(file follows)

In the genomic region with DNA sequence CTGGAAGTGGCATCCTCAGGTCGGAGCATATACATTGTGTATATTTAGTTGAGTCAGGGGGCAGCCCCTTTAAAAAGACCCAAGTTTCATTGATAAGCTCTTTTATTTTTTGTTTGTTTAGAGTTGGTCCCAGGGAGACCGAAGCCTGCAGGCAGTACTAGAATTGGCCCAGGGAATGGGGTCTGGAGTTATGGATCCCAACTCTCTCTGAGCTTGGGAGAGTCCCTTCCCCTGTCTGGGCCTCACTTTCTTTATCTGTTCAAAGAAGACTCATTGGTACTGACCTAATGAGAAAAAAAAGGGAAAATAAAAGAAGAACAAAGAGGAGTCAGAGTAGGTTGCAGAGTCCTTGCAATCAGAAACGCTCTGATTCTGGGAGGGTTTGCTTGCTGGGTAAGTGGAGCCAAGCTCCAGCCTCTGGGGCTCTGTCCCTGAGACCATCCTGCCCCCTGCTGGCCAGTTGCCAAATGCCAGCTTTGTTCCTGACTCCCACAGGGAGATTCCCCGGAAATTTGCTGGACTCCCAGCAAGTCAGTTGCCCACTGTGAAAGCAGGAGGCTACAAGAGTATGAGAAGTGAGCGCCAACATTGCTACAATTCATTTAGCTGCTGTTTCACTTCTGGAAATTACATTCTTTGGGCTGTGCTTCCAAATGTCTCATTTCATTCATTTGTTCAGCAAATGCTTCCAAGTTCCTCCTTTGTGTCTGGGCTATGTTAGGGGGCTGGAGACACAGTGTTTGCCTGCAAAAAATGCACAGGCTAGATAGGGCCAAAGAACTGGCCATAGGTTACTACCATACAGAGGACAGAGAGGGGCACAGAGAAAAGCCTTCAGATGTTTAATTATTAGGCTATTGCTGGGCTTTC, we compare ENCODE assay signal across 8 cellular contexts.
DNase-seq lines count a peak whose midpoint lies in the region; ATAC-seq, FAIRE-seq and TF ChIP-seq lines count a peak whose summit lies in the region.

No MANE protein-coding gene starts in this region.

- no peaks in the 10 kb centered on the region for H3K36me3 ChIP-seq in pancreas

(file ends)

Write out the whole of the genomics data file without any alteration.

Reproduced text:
In the genomic region with DNA sequence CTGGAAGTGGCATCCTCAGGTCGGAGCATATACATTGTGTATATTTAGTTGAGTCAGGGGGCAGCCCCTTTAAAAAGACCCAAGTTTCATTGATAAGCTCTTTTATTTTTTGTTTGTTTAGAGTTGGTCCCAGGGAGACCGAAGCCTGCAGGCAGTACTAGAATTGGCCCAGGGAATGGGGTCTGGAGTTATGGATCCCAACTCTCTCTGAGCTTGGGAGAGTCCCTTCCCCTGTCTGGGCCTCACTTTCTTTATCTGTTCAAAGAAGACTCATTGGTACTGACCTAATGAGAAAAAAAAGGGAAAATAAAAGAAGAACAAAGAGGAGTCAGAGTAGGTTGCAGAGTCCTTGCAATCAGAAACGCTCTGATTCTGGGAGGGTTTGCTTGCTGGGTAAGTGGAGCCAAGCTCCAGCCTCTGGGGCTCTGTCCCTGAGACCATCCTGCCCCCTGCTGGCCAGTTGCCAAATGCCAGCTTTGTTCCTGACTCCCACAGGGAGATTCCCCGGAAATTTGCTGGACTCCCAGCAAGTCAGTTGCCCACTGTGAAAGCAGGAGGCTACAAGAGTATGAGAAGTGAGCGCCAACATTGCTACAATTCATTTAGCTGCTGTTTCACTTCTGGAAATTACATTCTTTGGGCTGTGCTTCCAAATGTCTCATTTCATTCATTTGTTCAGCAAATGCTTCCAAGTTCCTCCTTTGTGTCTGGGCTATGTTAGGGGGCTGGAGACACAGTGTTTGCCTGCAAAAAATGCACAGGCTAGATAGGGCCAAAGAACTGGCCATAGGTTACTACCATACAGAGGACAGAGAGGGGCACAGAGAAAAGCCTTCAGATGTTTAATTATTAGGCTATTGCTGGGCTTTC, we compare ENCODE assay signal across 8 cellular contexts.
DNase-seq lines count a peak whose midpoint lies in the region; ATAC-seq, FAIRE-seq and TF ChIP-seq lines count a peak whose summit lies in the region.

No MANE protein-coding gene starts in this region.

- no peaks in the 10 kb centered on the region for H3K36me3 ChIP-seq in pancreas